Hell is a terrible subject. I was talking about this with Karin, and she said that a friend of hers once said, "If anyone goes to hell, then the devil wins." I like that a lot. In my mind the Cross and Resurrection mean that God loves us that we're going to be okay. "But even still," I asked Karin, "How do I square that with this text?" And Karin said, "I don't think you can. I don't think you can square all that we've heard about these things. We simply don't know."
With God, there is justice and mercy. Forgiveness and punishment. Somehow grit and grace come together in God. Somehow he knows what people really deserve, and I'm glad of that, because it's an impossible job for the human mind. It's not our business who gets in and who doesn't. It's God's business.
This text is not comforting in the slightest bit, but I come back to the character of the person who said it: Jesus, who offered his life for the life of the world. I don't think Jesus went to the Cross believing that his sacrifice would only take care of some of the people—and that those "some people" would be uptight, frightened Christians who have been scared into God's arms, fearing the alternative.
I think Jesus went to the cross because he couldn't bring himself to turn his back on what the Father wanted him to do, and at the same time, he couldn't stop loving us.
And that might not be enough for some of you. Some of you might feel that the Bible is very clear that God's justice had to be wrought in human flesh—that God needed a sacrifice. Well, okay. I can go there, too. But, it sure changes the way we read the Prodigal Son.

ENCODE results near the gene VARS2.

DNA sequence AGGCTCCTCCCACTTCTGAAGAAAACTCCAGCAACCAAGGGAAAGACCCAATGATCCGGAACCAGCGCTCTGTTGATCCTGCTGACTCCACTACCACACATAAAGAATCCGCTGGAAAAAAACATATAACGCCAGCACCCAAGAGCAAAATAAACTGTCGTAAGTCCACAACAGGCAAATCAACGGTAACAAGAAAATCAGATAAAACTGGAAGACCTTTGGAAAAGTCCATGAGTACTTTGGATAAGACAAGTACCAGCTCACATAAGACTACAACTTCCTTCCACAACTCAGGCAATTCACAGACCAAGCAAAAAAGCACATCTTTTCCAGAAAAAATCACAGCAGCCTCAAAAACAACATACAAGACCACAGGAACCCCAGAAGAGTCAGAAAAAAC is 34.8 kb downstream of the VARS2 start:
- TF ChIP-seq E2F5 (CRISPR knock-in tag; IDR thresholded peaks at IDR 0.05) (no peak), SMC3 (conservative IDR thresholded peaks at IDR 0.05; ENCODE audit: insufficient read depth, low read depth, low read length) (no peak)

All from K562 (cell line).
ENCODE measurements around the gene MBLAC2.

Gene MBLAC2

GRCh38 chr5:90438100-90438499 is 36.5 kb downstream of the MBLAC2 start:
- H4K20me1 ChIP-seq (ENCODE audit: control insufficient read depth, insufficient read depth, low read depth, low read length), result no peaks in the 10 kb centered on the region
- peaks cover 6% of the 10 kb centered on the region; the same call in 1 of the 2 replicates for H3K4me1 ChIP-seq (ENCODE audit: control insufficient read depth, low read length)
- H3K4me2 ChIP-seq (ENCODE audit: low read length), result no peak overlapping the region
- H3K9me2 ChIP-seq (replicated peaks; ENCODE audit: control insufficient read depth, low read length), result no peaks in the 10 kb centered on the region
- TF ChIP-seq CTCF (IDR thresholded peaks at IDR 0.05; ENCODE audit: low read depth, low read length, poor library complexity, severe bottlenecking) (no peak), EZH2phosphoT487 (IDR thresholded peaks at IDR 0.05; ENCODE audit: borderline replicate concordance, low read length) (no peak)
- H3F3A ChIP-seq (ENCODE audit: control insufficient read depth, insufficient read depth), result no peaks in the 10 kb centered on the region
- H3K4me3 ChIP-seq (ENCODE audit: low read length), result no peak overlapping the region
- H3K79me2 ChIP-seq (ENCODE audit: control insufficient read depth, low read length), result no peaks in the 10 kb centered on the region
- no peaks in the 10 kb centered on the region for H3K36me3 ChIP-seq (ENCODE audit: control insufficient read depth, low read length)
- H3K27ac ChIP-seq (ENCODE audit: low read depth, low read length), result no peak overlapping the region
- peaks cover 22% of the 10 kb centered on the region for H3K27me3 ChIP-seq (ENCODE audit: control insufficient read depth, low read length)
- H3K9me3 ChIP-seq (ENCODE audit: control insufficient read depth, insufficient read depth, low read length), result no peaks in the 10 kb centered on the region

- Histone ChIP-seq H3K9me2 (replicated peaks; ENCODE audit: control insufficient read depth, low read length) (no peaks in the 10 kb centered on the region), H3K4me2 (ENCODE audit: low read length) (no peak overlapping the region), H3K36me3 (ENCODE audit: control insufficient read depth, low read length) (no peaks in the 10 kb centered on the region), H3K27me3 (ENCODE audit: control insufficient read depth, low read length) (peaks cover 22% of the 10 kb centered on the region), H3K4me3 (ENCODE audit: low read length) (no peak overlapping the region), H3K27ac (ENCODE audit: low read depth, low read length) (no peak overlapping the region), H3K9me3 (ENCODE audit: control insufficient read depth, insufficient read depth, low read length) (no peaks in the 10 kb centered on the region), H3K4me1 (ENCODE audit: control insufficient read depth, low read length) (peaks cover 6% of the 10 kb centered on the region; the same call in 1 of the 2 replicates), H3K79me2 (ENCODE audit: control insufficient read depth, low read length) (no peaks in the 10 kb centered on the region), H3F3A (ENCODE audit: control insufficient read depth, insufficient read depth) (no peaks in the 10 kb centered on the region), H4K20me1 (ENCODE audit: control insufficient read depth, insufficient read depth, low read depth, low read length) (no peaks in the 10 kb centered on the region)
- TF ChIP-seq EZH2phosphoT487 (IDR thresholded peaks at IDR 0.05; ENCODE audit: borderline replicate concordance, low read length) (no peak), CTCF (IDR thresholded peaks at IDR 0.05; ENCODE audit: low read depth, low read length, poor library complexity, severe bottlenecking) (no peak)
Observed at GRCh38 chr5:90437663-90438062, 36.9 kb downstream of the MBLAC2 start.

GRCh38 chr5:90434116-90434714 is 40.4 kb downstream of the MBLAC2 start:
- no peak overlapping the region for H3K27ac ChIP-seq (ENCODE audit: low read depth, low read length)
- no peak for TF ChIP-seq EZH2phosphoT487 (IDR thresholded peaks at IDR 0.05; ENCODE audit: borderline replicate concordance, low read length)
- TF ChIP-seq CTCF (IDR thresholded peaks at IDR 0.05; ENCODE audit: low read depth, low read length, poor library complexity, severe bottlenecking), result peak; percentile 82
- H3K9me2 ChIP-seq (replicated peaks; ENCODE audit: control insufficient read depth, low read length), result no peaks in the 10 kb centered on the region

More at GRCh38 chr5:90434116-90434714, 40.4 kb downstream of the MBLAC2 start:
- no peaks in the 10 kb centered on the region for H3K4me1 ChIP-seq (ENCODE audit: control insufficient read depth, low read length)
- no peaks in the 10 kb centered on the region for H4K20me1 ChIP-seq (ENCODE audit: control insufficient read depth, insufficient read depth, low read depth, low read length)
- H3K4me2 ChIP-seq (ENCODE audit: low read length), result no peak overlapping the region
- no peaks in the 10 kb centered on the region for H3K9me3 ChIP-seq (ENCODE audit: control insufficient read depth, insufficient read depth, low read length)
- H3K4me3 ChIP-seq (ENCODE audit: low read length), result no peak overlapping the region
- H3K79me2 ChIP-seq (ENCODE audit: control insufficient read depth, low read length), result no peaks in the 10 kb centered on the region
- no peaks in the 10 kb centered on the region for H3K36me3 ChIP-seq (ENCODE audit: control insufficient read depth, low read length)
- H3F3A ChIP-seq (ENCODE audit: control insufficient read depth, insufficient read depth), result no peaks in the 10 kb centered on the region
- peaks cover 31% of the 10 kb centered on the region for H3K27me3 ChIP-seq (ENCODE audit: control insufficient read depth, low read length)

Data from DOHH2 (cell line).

Let me just say this. Every story in the Bible gives us a little glimpse into the character of God. And when Jesus came, his job was to reveal once and for all what God was really like. Now you tell me. From everything we know from Jesus about who God is, do you really think it's in God's nature to let us wind up in hell? Do you? Well, I could be wrong, but I sure don't.
Friday, July 25, 2008
Jean-Paul Sartre dit, le « enfer est juste d'autres. » Je n'emploierai pas cela dans mon sermon d'enfer, parce que je ne le crois pas, et parce que Sartre était simplement fou, mais j' ai pensé à lui. C'est réellement une chose très ironique pour dire, parce qu'orthodoxe, l'enseignement chrétien catholique dirait que le ciel est d'autres. C'est la communion des saints, du groupe final de soutien de la prière et de l'amour. Sartre était tout à fait erroné. Et j'attends avec intérêt l'audition qu'il admettent cela… dans le ciel.
Jean-Paul Sartre said, “Hell is just other people.” I won’t be using that in my hell sermon, because I don’t believe it, and because Sartre was just crazy, but I have thought of it. It’s actually a very ironic thing to say, because orthodox, catholic Christian teaching would say that heaven is other people. That’s the Communion of Saints, the ultimate support group of prayer and love. Sartre was quite wrong. And I’m looking forward to hearing him admit that…in heaven.
Don't get your hopes up about the hell sermon. This'll be the last one till August 29th (vacation), and I feel as if I may be limping over the finish line. I gave it the old (Bridgewater) college try.
Thursday, July 24, 2008
Wednesday, July 23, 2008
Monday, July 21, 2008
How many times have you had this experience? There's a knock at the door while your children are (finally) taking a nap. Despite the fact that there is a sign on the door saying, "Children sleeping, please knock gently," you hear the old traditional "shave and a haircut" rhythm knock. You go to the door, and it's someone trying to convince you that their visit is expected. They ask, "Surely you've seen our vans. We sell steaks and other foods..."